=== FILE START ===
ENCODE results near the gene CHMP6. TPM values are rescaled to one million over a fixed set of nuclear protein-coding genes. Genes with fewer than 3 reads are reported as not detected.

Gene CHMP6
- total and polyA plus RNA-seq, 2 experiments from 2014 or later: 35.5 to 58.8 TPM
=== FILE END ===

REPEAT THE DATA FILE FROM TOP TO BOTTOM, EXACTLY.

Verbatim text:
ENCODE results near the gene CHMP6. TPM values are rescaled to one million over a fixed set of nuclear protein-coding genes. Genes with fewer than 3 reads are reported as not detected.

Gene CHMP6
- total and polyA plus RNA-seq, 2 experiments from 2014 or later: 35.5 to 58.8 TPM